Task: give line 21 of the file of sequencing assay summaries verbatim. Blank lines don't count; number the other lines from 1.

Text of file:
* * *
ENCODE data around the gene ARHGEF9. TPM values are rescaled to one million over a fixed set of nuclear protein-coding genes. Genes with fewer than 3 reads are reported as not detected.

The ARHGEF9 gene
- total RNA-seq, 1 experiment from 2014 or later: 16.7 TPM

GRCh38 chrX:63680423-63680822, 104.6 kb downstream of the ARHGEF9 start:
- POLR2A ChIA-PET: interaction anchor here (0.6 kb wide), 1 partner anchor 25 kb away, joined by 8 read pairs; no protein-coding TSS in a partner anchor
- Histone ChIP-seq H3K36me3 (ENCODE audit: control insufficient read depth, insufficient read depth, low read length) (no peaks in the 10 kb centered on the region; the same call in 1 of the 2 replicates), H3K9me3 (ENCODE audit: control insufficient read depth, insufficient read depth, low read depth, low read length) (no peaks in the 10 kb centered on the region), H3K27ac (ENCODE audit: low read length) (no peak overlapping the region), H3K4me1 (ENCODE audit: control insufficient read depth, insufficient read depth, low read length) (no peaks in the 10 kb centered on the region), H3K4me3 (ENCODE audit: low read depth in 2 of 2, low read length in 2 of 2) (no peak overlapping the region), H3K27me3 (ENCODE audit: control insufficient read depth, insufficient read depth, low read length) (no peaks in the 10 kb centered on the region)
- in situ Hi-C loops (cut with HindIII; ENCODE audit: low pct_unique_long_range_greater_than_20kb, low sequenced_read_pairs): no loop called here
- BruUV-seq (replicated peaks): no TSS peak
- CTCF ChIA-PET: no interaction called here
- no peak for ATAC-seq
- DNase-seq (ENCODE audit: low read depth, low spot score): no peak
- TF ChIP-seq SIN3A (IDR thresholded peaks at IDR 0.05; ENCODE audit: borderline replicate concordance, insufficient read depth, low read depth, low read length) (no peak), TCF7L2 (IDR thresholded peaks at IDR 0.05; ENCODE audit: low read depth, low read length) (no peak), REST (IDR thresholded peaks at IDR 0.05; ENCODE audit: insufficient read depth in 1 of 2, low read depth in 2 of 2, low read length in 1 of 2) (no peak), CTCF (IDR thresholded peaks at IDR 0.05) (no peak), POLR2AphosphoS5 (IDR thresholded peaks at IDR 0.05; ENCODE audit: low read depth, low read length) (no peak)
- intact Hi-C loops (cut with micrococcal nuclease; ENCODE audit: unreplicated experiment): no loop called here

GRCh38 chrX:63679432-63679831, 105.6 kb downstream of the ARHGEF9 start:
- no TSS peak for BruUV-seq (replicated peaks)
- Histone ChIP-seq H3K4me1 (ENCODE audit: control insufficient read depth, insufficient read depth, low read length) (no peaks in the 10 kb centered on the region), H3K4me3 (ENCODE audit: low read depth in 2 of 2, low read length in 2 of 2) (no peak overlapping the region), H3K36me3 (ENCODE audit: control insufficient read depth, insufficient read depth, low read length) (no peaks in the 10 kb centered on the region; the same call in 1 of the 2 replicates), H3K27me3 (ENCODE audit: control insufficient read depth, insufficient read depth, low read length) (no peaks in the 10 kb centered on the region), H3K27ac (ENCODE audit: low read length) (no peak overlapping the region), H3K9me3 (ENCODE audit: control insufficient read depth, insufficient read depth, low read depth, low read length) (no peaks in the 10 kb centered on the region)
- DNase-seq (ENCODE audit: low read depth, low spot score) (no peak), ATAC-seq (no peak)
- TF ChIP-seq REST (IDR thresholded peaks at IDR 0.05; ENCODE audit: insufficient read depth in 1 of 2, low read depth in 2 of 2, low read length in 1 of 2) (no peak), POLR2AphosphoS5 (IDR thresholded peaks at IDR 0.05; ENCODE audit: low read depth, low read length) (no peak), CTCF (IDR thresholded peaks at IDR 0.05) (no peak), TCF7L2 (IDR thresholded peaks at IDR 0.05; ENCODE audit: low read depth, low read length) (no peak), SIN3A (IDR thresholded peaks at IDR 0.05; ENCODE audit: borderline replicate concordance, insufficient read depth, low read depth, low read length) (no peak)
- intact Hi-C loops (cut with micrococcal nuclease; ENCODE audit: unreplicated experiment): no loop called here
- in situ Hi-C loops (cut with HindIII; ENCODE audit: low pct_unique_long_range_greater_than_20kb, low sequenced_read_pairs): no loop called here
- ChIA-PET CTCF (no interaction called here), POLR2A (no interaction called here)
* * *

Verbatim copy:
- ChIA-PET CTCF (no interaction called here), POLR2A (no interaction called here)